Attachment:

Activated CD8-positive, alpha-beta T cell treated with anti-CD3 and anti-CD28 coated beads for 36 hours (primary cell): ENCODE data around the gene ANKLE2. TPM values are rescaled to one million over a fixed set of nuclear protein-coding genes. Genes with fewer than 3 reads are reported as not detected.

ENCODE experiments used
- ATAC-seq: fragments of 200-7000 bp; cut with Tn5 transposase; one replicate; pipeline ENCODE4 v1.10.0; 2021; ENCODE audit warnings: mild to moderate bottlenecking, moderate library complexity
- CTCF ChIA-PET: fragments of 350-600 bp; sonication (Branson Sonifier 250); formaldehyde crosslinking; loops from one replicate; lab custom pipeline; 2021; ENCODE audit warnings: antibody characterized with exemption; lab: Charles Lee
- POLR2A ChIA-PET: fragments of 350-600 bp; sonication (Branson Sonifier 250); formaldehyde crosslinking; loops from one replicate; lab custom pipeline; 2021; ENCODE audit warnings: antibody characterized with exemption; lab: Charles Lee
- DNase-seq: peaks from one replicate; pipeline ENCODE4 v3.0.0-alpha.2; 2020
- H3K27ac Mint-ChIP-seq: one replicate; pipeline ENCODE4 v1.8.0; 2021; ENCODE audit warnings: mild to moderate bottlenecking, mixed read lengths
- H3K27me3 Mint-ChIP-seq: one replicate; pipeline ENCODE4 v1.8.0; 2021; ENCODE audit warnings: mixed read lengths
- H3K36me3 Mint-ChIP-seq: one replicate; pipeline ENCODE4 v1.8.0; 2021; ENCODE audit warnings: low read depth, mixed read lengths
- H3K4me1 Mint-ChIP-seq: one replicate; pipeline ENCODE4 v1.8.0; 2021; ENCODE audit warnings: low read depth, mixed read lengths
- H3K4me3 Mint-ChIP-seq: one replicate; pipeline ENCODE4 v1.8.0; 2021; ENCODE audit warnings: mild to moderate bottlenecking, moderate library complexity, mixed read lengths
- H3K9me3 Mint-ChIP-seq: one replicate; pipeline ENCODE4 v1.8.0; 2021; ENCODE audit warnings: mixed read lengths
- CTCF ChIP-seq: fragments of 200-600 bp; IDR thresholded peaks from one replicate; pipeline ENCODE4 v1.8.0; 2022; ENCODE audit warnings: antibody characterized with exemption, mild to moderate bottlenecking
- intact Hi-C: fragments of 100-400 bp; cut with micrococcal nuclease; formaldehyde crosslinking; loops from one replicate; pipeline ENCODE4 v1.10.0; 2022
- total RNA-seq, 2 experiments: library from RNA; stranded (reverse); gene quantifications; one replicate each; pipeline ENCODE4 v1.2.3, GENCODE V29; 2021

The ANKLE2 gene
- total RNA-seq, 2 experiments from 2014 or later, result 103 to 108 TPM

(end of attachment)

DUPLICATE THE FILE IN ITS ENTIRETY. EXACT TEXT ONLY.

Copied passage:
Activated CD8-positive, alpha-beta T cell treated with anti-CD3 and anti-CD28 coated beads for 36 hours (primary cell): ENCODE data around the gene ANKLE2. TPM values are rescaled to one million over a fixed set of nuclear protein-coding genes. Genes with fewer than 3 reads are reported as not detected.

ENCODE experiments used
- ATAC-seq: fragments of 200-7000 bp; cut with Tn5 transposase; one replicate; pipeline ENCODE4 v1.10.0; 2021; ENCODE audit warnings: mild to moderate bottlenecking, moderate library complexity
- CTCF ChIA-PET: fragments of 350-600 bp; sonication (Branson Sonifier 250); formaldehyde crosslinking; loops from one replicate; lab custom pipeline; 2021; ENCODE audit warnings: antibody characterized with exemption; lab: Charles Lee
- POLR2A ChIA-PET: fragments of 350-600 bp; sonication (Branson Sonifier 250); formaldehyde crosslinking; loops from one replicate; lab custom pipeline; 2021; ENCODE audit warnings: antibody characterized with exemption; lab: Charles Lee
- DNase-seq: peaks from one replicate; pipeline ENCODE4 v3.0.0-alpha.2; 2020
- H3K27ac Mint-ChIP-seq: one replicate; pipeline ENCODE4 v1.8.0; 2021; ENCODE audit warnings: mild to moderate bottlenecking, mixed read lengths
- H3K27me3 Mint-ChIP-seq: one replicate; pipeline ENCODE4 v1.8.0; 2021; ENCODE audit warnings: mixed read lengths
- H3K36me3 Mint-ChIP-seq: one replicate; pipeline ENCODE4 v1.8.0; 2021; ENCODE audit warnings: low read depth, mixed read lengths
- H3K4me1 Mint-ChIP-seq: one replicate; pipeline ENCODE4 v1.8.0; 2021; ENCODE audit warnings: low read depth, mixed read lengths
- H3K4me3 Mint-ChIP-seq: one replicate; pipeline ENCODE4 v1.8.0; 2021; ENCODE audit warnings: mild to moderate bottlenecking, moderate library complexity, mixed read lengths
- H3K9me3 Mint-ChIP-seq: one replicate; pipeline ENCODE4 v1.8.0; 2021; ENCODE audit warnings: mixed read lengths
- CTCF ChIP-seq: fragments of 200-600 bp; IDR thresholded peaks from one replicate; pipeline ENCODE4 v1.8.0; 2022; ENCODE audit warnings: antibody characterized with exemption, mild to moderate bottlenecking
- intact Hi-C: fragments of 100-400 bp; cut with micrococcal nuclease; formaldehyde crosslinking; loops from one replicate; pipeline ENCODE4 v1.10.0; 2022
- total RNA-seq, 2 experiments: library from RNA; stranded (reverse); gene quantifications; one replicate each; pipeline ENCODE4 v1.2.3, GENCODE V29; 2021

The ANKLE2 gene
- total RNA-seq, 2 experiments from 2014 or later, result 103 to 108 TPM